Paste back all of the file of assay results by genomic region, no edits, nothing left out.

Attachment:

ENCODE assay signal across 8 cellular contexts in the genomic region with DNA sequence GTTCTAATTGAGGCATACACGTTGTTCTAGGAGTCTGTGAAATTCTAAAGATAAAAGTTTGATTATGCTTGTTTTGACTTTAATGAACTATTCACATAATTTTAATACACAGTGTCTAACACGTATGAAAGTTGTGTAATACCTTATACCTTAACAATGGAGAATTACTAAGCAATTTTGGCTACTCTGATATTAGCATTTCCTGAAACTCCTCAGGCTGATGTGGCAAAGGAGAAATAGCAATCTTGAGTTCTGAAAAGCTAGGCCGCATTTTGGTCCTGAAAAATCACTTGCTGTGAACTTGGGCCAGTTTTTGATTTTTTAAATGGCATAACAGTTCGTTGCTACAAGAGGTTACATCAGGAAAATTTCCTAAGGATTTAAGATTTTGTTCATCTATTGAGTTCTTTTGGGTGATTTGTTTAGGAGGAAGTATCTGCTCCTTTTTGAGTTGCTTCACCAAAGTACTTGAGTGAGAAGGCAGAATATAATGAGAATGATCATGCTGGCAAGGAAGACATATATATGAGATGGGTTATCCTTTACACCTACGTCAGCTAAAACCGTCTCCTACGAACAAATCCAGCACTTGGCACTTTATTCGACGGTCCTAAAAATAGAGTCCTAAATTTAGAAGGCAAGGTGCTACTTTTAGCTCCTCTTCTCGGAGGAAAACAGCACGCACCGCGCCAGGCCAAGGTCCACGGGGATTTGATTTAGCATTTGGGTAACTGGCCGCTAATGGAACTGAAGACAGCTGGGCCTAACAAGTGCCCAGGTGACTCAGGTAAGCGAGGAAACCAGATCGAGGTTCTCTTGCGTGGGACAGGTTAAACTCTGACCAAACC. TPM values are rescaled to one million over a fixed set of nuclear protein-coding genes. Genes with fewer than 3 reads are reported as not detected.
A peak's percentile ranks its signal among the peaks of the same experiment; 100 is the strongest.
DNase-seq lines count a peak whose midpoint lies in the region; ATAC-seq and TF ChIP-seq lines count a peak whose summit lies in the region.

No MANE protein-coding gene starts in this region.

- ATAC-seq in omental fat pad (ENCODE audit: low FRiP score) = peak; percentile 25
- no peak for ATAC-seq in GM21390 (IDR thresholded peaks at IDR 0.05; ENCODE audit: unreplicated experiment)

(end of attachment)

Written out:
ENCODE assay signal across 8 cellular contexts in the genomic region with DNA sequence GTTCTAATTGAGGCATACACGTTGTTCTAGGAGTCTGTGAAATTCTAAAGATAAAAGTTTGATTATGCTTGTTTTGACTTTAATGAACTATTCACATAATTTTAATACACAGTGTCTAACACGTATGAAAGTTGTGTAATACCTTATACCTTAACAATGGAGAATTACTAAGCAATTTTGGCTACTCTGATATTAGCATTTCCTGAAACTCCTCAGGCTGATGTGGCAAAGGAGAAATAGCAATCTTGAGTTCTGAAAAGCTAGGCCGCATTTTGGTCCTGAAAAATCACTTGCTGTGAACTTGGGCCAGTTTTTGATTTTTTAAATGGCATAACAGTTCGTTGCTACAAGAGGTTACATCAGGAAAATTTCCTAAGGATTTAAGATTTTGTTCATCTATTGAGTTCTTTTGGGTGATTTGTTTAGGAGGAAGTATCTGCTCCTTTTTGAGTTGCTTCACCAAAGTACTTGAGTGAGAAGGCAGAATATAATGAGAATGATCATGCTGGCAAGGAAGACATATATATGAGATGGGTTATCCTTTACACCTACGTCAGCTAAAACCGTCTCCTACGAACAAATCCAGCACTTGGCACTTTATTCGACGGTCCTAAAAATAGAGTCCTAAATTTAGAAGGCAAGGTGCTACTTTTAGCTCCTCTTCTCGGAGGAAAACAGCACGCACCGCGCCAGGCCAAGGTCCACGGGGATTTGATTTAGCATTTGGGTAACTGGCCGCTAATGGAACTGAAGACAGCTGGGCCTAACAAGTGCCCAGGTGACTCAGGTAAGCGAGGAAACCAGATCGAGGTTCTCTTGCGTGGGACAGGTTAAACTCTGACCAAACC. TPM values are rescaled to one million over a fixed set of nuclear protein-coding genes. Genes with fewer than 3 reads are reported as not detected.
A peak's percentile ranks its signal among the peaks of the same experiment; 100 is the strongest.
DNase-seq lines count a peak whose midpoint lies in the region; ATAC-seq and TF ChIP-seq lines count a peak whose summit lies in the region.

No MANE protein-coding gene starts in this region.

- ATAC-seq in omental fat pad (ENCODE audit: low FRiP score) = peak; percentile 25
- no peak for ATAC-seq in GM21390 (IDR thresholded peaks at IDR 0.05; ENCODE audit: unreplicated experiment)